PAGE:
But it’s not a holiday for the 3.2 billion people who live in the tropical zone. White-made media reinforces a racialized, exotic vacation trope, training their cameras on and constructing sets with gangly palm trees, pristine beaches, glistening oceans, and deferential Pacific Islander, Asian, Caribbean, and/or Indigenous peoples. This is the cherry-picked, colonialist view of tropical lands, which are presented as escapist fantasies and prizes for white Americans and Europeans.
People of color are the global majority and within a couple decades the tropics will be home to more than half of the world’s population. Yet white science-fiction filmmakers and television creators insist on creating protagonists from a white minority who sojourn to a distant, tropical paradise centuries and millennia into the future.
When locals make an appearance in white visions of Pacific, Caribbean, and Southeast Asian islands, they are usually flower-adorned, nameless, and anonymous. People of Asia and Oceania are presented interchangeably, as if they belong to one homogeneous culture. Although 68% of displaced people and 85% of the extreme poor live in tropical countries, you’ll only see, through the white imaginary, tropical people happy to serve white visitors with a smile. The actual lives of brown people don’t matter; instead, they are portrayed as absurdly stuck in a supposedly “undeveloped” past in sci-fi futures. They can never be worthy of main character status—even if they are part of the majority population—in both the present and the future.
Vivid sunsets and prehistoric plants appear as holographic wallpaper in cyberpunk cinema. Non-white inhabitants with undulating hips beckon to white characters in advertisements for implanted memories. A relaxing tropical getaway or retirement — or the simulation of such—is a reward earned by hard-working white people: a dream in which they can live carefree, with a gentle and subservient class of brown locals to pick up after them, grateful for their benevolent spending of overvalued dollars and euros. This old, racist topos derives from U.S. and European imperialism and placement of military bases in strategic island territories, insidiously erasing Pasifika, Asian, Caribbean, and Indigenous intellect, cultures, histories, and autonomy. Lazily replicating these stale stereotypes, white sci-fi filmmakers are praised as visionary geniuses.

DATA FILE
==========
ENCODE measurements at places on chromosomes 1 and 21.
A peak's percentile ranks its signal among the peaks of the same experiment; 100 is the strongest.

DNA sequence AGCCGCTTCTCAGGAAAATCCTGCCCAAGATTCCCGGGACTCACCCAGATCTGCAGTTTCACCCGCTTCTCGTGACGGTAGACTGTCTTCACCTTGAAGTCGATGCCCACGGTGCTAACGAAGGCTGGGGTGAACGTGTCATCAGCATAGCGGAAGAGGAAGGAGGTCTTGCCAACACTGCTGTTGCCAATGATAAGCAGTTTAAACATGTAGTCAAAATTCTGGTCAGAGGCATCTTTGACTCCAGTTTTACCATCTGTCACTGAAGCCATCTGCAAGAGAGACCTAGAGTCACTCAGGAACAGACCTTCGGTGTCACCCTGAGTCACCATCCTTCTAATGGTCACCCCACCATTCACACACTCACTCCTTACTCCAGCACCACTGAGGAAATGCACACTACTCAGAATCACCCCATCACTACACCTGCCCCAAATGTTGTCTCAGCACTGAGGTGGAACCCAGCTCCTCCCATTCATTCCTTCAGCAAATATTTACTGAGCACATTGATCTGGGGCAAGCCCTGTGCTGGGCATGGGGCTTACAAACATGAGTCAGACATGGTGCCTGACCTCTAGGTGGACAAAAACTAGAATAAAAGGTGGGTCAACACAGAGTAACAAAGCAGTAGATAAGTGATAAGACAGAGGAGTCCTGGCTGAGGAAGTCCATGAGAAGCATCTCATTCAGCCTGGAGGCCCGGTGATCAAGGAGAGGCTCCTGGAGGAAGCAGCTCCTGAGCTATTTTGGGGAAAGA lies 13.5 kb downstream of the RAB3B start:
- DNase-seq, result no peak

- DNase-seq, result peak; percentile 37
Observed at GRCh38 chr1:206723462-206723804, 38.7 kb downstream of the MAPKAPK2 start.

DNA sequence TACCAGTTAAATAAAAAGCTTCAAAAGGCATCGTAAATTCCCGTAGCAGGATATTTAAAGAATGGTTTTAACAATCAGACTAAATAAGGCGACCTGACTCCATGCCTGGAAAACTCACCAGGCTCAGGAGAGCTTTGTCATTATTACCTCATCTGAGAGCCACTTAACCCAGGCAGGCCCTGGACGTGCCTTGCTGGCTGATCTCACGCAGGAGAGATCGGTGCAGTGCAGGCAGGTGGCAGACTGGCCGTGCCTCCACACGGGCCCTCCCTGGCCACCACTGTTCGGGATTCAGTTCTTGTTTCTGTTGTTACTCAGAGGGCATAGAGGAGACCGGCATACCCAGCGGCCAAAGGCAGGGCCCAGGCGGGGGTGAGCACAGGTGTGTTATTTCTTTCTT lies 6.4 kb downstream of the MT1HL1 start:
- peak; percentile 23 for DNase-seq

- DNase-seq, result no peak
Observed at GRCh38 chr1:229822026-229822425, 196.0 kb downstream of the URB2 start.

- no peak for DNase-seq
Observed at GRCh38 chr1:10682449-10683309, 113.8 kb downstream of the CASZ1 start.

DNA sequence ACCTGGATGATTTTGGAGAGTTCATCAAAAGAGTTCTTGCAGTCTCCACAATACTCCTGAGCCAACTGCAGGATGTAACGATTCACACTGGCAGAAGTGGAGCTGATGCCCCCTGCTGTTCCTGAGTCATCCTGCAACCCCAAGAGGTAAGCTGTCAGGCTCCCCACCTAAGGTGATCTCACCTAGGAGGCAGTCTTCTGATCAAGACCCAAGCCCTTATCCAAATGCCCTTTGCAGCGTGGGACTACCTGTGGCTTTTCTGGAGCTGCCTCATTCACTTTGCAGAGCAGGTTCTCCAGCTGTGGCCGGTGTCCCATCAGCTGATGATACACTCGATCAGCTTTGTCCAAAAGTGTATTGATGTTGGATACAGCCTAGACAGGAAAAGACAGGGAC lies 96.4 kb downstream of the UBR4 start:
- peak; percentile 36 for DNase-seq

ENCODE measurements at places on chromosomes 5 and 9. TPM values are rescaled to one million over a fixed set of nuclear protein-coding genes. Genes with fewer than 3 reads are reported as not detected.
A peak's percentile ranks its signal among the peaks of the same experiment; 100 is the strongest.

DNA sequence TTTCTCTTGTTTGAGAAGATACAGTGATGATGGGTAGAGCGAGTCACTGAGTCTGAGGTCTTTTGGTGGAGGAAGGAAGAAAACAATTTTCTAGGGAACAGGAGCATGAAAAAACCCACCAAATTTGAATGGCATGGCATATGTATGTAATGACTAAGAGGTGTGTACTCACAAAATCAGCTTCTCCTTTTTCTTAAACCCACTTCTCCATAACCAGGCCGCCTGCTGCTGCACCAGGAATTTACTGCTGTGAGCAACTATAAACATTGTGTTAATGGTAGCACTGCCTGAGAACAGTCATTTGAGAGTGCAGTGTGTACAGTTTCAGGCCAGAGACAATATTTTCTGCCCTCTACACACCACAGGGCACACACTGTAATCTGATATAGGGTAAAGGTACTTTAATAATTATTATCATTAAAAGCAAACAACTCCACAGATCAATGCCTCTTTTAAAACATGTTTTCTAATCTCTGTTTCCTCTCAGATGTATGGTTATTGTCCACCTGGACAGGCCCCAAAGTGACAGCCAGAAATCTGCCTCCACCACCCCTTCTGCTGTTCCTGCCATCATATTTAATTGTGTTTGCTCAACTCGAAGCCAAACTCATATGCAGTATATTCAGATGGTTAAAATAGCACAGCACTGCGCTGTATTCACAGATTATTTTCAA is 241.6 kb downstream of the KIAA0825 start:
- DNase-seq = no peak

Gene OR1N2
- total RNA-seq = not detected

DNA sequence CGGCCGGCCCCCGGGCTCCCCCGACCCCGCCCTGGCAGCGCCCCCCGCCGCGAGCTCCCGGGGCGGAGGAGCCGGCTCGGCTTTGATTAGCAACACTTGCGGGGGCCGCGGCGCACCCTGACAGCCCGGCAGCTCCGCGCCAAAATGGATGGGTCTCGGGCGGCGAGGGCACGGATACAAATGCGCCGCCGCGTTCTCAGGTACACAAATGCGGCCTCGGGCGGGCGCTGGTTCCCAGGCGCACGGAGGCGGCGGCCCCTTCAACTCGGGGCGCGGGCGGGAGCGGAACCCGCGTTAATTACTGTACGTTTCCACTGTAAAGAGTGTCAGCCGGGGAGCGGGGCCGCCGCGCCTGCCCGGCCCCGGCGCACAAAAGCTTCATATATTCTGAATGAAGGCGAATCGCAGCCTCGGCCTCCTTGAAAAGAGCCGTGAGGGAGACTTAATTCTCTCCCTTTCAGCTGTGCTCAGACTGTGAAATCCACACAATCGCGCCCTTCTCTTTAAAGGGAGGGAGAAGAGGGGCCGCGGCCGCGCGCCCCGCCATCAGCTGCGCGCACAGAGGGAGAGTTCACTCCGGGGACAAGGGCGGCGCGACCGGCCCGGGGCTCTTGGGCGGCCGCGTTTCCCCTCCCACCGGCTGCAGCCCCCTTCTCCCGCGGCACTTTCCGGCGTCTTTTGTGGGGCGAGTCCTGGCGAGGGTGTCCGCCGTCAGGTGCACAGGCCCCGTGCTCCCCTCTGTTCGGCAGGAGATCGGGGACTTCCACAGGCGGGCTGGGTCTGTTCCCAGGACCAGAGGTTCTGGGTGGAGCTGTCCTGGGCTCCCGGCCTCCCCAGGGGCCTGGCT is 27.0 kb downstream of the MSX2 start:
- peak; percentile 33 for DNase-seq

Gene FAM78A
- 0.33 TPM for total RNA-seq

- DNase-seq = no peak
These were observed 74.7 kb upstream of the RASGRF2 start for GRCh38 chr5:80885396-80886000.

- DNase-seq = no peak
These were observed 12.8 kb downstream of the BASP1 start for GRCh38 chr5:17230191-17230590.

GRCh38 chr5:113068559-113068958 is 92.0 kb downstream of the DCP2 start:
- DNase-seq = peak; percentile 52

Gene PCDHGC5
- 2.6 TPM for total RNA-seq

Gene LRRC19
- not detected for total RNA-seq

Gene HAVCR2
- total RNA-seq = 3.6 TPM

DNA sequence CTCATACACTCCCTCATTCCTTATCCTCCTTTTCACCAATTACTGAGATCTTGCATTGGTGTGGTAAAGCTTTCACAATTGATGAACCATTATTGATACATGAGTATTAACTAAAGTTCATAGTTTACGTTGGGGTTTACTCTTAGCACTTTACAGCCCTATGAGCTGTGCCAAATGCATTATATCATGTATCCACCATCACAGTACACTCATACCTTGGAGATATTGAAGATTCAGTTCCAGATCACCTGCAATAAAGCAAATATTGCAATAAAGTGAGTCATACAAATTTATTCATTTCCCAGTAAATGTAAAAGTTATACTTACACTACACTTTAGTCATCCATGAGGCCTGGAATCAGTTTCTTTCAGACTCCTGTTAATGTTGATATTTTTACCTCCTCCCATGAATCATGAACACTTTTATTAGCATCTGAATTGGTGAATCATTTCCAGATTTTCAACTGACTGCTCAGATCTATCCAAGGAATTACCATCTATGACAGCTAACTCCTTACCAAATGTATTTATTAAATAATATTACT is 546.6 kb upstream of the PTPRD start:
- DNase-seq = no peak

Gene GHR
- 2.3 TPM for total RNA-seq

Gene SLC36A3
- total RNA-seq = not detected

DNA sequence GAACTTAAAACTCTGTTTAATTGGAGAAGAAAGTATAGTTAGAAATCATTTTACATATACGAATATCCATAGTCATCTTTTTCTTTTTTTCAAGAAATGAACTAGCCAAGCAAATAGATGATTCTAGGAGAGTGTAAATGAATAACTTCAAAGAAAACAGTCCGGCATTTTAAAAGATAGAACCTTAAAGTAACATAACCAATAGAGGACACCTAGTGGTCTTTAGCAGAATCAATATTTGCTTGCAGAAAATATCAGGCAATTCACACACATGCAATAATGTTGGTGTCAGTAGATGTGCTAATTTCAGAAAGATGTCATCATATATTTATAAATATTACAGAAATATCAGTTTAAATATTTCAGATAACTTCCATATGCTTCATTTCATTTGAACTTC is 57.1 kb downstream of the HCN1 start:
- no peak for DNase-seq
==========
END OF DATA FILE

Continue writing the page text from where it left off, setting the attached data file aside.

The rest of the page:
Tropicollage is a short, looping video that collages footage from thirty years of futuristic sci-fi movies and television shows that employ a fetishized tropics trope. Commissioned by Other Futures, it is one part of Astria Suparak’s ongoing research project, Asian futures, without Asians.
Tropicollage can be viewed at bit.ly/tropicollage.
Sources: The Running Man (1987), Total Recall (1990), The Fifth Element (1997), Minority Report (2002), The Island (2005), Repo Men (2010), Valerian and the City of a Thousand Planets (2017), Altered Carbon (2018).
For a detailed history of U.S. imperialistic intervention on the island of Kaua’i, see Anthony Banua-Simon’s documentary essay, Cane Fire (2020).
Thank you to Brett Kashmere, Andrea Chung, Nayda Collazo-Llorens, Levalasi Ane Loi-On, and Rory Padeken.